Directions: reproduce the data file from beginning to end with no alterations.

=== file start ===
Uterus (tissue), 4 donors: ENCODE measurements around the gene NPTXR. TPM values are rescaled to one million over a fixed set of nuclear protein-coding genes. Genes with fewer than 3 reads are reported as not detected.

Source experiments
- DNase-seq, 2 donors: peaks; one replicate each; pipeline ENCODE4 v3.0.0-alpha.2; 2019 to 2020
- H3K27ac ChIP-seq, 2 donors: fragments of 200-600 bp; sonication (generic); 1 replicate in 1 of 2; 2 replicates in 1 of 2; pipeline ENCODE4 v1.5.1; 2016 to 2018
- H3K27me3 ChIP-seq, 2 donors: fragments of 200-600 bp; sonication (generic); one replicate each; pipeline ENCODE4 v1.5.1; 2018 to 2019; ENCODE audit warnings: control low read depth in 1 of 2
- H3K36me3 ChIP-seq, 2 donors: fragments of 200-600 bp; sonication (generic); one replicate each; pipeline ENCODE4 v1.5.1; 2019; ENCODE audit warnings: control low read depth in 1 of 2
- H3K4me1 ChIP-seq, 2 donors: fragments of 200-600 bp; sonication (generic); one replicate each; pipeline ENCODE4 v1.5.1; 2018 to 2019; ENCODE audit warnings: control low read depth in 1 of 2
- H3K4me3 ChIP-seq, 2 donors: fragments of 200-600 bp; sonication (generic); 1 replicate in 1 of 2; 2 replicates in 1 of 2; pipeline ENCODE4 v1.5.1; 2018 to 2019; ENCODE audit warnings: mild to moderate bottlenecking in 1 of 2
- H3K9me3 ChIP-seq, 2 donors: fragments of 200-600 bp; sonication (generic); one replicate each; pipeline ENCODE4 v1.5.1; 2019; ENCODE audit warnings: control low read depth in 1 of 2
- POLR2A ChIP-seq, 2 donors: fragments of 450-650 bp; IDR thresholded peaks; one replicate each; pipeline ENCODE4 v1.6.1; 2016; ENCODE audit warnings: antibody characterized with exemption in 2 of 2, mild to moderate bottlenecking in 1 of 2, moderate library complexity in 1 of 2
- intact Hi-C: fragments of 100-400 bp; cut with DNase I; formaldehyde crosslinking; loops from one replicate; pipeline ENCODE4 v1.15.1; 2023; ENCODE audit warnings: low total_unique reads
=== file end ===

Uterus (tissue), 4 donors: ENCODE measurements around the gene NPTXR. TPM values are rescaled to one million over a fixed set of nuclear protein-coding genes. Genes with fewer than 3 reads are reported as not detected.

Source experiments
- DNase-seq, 2 donors: peaks; one replicate each; pipeline ENCODE4 v3.0.0-alpha.2; 2019 to 2020
- H3K27ac ChIP-seq, 2 donors: fragments of 200-600 bp; sonication (generic); 1 replicate in 1 of 2; 2 replicates in 1 of 2; pipeline ENCODE4 v1.5.1; 2016 to 2018
- H3K27me3 ChIP-seq, 2 donors: fragments of 200-600 bp; sonication (generic); one replicate each; pipeline ENCODE4 v1.5.1; 2018 to 2019; ENCODE audit warnings: control low read depth in 1 of 2
- H3K36me3 ChIP-seq, 2 donors: fragments of 200-600 bp; sonication (generic); one replicate each; pipeline ENCODE4 v1.5.1; 2019; ENCODE audit warnings: control low read depth in 1 of 2
- H3K4me1 ChIP-seq, 2 donors: fragments of 200-600 bp; sonication (generic); one replicate each; pipeline ENCODE4 v1.5.1; 2018 to 2019; ENCODE audit warnings: control low read depth in 1 of 2
- H3K4me3 ChIP-seq, 2 donors: fragments of 200-600 bp; sonication (generic); 1 replicate in 1 of 2; 2 replicates in 1 of 2; pipeline ENCODE4 v1.5.1; 2018 to 2019; ENCODE audit warnings: mild to moderate bottlenecking in 1 of 2
- H3K9me3 ChIP-seq, 2 donors: fragments of 200-600 bp; sonication (generic); one replicate each; pipeline ENCODE4 v1.5.1; 2019; ENCODE audit warnings: control low read depth in 1 of 2
- POLR2A ChIP-seq, 2 donors: fragments of 450-650 bp; IDR thresholded peaks; one replicate each; pipeline ENCODE4 v1.6.1; 2016; ENCODE audit warnings: antibody characterized with exemption in 2 of 2, mild to moderate bottlenecking in 1 of 2, moderate library complexity in 1 of 2
- intact Hi-C: fragments of 100-400 bp; cut with DNase I; formaldehyde crosslinking; loops from one replicate; pipeline ENCODE4 v1.15.1; 2023; ENCODE audit warnings: low total_unique reads